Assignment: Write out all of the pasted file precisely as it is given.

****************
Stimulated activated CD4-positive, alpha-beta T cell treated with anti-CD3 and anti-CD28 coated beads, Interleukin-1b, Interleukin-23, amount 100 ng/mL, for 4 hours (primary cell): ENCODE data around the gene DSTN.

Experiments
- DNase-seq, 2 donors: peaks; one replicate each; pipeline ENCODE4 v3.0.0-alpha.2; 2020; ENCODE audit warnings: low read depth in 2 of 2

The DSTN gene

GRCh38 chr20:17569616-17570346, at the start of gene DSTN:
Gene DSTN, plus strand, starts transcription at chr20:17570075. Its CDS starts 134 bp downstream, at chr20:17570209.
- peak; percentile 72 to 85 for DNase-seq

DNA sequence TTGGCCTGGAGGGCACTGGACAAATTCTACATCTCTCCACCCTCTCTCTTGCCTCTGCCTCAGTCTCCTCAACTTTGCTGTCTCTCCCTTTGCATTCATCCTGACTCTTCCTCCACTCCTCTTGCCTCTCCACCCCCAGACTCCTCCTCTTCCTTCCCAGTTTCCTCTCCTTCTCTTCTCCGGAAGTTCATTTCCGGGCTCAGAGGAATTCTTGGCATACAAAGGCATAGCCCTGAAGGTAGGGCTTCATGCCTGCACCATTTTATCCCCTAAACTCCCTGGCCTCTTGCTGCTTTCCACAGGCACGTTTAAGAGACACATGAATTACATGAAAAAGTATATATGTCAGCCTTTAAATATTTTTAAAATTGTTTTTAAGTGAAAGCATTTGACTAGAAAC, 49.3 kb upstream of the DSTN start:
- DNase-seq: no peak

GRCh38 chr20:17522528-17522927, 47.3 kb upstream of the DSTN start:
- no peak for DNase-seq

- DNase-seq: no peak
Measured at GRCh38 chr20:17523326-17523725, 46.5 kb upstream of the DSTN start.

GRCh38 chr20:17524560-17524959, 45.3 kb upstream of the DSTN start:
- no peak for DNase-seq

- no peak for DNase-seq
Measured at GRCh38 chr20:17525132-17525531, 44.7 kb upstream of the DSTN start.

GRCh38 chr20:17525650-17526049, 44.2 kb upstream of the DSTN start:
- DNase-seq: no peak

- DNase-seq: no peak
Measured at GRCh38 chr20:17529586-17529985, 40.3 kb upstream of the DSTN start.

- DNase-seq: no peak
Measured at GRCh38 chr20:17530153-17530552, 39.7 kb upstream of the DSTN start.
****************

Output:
Stimulated activated CD4-positive, alpha-beta T cell treated with anti-CD3 and anti-CD28 coated beads, Interleukin-1b, Interleukin-23, amount 100 ng/mL, for 4 hours (primary cell): ENCODE data around the gene DSTN.

Experiments
- DNase-seq, 2 donors: peaks; one replicate each; pipeline ENCODE4 v3.0.0-alpha.2; 2020; ENCODE audit warnings: low read depth in 2 of 2

The DSTN gene

GRCh38 chr20:17569616-17570346, at the start of gene DSTN:
Gene DSTN, plus strand, starts transcription at chr20:17570075. Its CDS starts 134 bp downstream, at chr20:17570209.
- peak; percentile 72 to 85 for DNase-seq

DNA sequence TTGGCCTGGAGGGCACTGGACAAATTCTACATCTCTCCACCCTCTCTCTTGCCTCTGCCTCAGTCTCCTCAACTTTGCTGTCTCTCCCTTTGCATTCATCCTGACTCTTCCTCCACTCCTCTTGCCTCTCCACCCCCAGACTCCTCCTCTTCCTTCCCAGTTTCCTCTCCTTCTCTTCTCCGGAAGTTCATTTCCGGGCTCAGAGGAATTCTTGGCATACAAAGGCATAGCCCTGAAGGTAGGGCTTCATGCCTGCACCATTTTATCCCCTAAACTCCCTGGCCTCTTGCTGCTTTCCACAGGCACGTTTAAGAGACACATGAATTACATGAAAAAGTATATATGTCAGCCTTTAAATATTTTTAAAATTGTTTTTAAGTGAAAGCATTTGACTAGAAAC, 49.3 kb upstream of the DSTN start:
- DNase-seq: no peak

GRCh38 chr20:17522528-17522927, 47.3 kb upstream of the DSTN start:
- no peak for DNase-seq

- DNase-seq: no peak
Measured at GRCh38 chr20:17523326-17523725, 46.5 kb upstream of the DSTN start.

GRCh38 chr20:17524560-17524959, 45.3 kb upstream of the DSTN start:
- no peak for DNase-seq

- no peak for DNase-seq
Measured at GRCh38 chr20:17525132-17525531, 44.7 kb upstream of the DSTN start.

GRCh38 chr20:17525650-17526049, 44.2 kb upstream of the DSTN start:
- DNase-seq: no peak

- DNase-seq: no peak
Measured at GRCh38 chr20:17529586-17529985, 40.3 kb upstream of the DSTN start.

- DNase-seq: no peak
Measured at GRCh38 chr20:17530153-17530552, 39.7 kb upstream of the DSTN start.